Now tell me, what are some of your goals?  Are you one of those put-together people that has actual resolutions?  What books should I add to my list.

 

*if I’m being completely honest, 6 months later and I just got the diploma in a frame… which is currently laying on the office floor.

2014 Where Did You Go??

I swear it was just yesterday that I was reflecting on 2013 thinking “How in the world will 2014 live up to this?!”  In 2013, I quit my job, went to grad school, went on multiple trips, and caught up with friends I hadn’t seen in forever.  I loved 2013.  I was scared to see it go and yet now I see how perfectly my 2013 prepared me for my wonderful and completely different 2014.

I’m sitting on my couch curled up next to the Christmas tree (Yes it’s still up!  Don’t judge my choices!), watching “30 Rock” and drinking coffee (Yes at 10pm!  Again, don’t judge me!) and realizing how utterly weird, quirky, surprising, stretching and amazing 2014 has been.  To truly recap all the happenings, I decided to compile this list of 2,014 things that happened in 2014…

JUST KIDDING!!!!

Here is my list of things that are significant from this year, that I want to remember, or that just stick out.

1. I read 20 non-school books.

2. I earned my Master of Arts in Christian Ministries.

3.  I cultivated a deep and unmitigated hatred of sand!  That stuff is the herpes of the sea and I don’t care what you think, I despise the stuff.

4.  I was asked by a random person in Target what kind of lipgloss I was wearing only for me to reply that I had just consumed a hashbrown from McDonald’s. (hashtag classy!)

5.  I conquered several recipes (pad thai, pasta bolognese, pot stickers, butter chicken, naan bread, pasta carbonara, and many others)

6.  I painted exactly 31 coats of paint, in 9 different rooms, while listening to 5 different audiobooks.

7.  We moved to Orlando

8. I became an annual passholder at Disney World!

9.  I learned how to rewire a garbage disposal.

10.  I walked out of my condo, onto the beach, and watched a rocket launch.

11.  I didn’t write a book.

12.  I did write enough grad school papers to equal a book though.

13.  The Chestnut Praline Latte at Starbucks changed my life.

14.  We sold our house by owner in less than 2 weeks.

15.  I watched and fell in love with the first 5 seasons of Doctor Who.  #nerdstatus

16.  The Buffalo Wild Wings spicy garlic mac and cheese was birthed within the depths of my kitchen.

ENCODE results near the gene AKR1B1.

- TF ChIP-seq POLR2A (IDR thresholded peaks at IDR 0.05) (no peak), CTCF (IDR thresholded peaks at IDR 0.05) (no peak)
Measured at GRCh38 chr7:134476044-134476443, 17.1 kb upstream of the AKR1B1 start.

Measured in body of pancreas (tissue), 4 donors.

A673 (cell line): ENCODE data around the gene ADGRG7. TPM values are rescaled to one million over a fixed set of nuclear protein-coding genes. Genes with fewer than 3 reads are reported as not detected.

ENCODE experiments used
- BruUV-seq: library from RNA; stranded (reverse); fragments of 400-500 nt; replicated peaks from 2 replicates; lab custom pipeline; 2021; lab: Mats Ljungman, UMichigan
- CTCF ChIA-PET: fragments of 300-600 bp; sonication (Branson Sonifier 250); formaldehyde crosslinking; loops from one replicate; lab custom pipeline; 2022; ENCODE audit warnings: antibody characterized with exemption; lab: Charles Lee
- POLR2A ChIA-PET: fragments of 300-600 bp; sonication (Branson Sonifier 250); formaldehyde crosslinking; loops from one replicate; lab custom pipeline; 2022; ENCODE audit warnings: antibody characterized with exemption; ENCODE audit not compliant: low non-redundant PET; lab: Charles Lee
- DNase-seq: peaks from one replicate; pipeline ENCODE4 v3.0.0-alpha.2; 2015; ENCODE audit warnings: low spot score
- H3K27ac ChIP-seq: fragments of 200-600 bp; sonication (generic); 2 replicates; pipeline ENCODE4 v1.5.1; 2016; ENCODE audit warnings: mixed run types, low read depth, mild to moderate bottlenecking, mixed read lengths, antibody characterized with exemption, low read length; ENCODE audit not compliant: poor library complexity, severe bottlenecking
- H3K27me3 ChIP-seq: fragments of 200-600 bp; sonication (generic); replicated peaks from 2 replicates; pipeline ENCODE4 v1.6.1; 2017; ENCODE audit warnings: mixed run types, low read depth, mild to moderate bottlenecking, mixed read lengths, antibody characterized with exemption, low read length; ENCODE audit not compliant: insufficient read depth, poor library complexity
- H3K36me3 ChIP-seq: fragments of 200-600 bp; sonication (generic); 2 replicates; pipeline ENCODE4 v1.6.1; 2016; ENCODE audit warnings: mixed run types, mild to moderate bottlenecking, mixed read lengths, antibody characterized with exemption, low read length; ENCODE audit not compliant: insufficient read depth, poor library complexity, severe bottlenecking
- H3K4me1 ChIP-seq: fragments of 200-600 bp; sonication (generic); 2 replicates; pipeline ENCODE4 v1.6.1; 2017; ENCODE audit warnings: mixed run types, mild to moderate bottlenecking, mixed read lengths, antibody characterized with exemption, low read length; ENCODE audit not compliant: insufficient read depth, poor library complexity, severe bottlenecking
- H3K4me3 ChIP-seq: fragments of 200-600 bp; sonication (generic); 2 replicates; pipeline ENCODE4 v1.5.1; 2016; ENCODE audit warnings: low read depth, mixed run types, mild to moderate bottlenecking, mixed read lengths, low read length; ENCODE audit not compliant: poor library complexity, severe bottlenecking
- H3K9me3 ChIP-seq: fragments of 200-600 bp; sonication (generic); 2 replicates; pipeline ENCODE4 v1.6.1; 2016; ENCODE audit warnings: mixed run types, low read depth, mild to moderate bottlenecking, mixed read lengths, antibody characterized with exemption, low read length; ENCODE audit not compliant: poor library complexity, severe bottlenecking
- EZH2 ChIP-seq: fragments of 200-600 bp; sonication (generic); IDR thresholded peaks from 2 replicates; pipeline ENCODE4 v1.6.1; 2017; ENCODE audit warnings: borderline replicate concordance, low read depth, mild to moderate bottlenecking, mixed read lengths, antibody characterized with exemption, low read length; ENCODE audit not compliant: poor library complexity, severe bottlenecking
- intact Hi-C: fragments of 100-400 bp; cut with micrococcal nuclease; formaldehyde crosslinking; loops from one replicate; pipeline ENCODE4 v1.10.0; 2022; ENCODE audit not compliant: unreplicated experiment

17.  I realized that Brandon and I’s relationship more resembles Michael and Holly’s relationship from “the Office” rather than Jim and Pam.

18. I accepted that #17 was ok.

19.  I met the wonderful, amazing, Rock Star of a team that is the Victory Orlando Dream Team.

20. I discovered the Croque Glace’ at Epcot.  (It’s this thing.  It Changed my Life and my pant size.)

21. I found a love for writing for writing’s sake.

22.  I re-discovered my love for creating systems, and order, and helping people help others.

23.  My grandma went to be with Jesus.  We couldn’t be happier for her!

24.  We learned how to install an entire kitchen on our own.

25.  We decided not to ever install an entire kitchen again.

26.  I discovered Cookie Butter and it changed my life and my pant size.

27.  I learned how to get around most of Orlando without the help of Siri

28.  I got yelled at by Siri a lot (make. a. u-turn. will haunt my dreams for most of 2015)

29.  I saw a baby sea turtle and it was adorable.

30.  I drank 400+ cups of coffee.  Easily.  Possibly more. Because maybe you can measure a year in cups of coffee.

31. We fit all our belongings in a 7x7ft POD.

32.  I was super proud of #31.

33.  I learned that you should make your own opinions of people rather than take on your friends opinions of them.

34.  I developed an obsession with gel stain.

35. I realized that HGTV and Pinterest give you a very false sense of ability.

36.  I made Jabba the Snowman.

37.  I realized that it’s important to fight for who you are rather than let people push you into boxes of who you used to be.

38.  I ate more Thai-style Ramen than I care to fully admit.

39.  #38 will definitely happen in 2015.

40.  I wrote this blog post.

 

You did it.  I did it.  We all did it together.  2014 is nearing it’s end.  With all of it’s triumphs, embarrassments and discoveries we will leave it behind and move on.  I urge you to move on.  Leave the things of 2014 behind you.  Even the good things.  It’s time to focus on what 2015 has for us and not judge it by the measuring stick of 2014.  It’s a new dawn, it’s a new day, it’s a new life, and I’m feelin’ good. (Buble’ anyone?)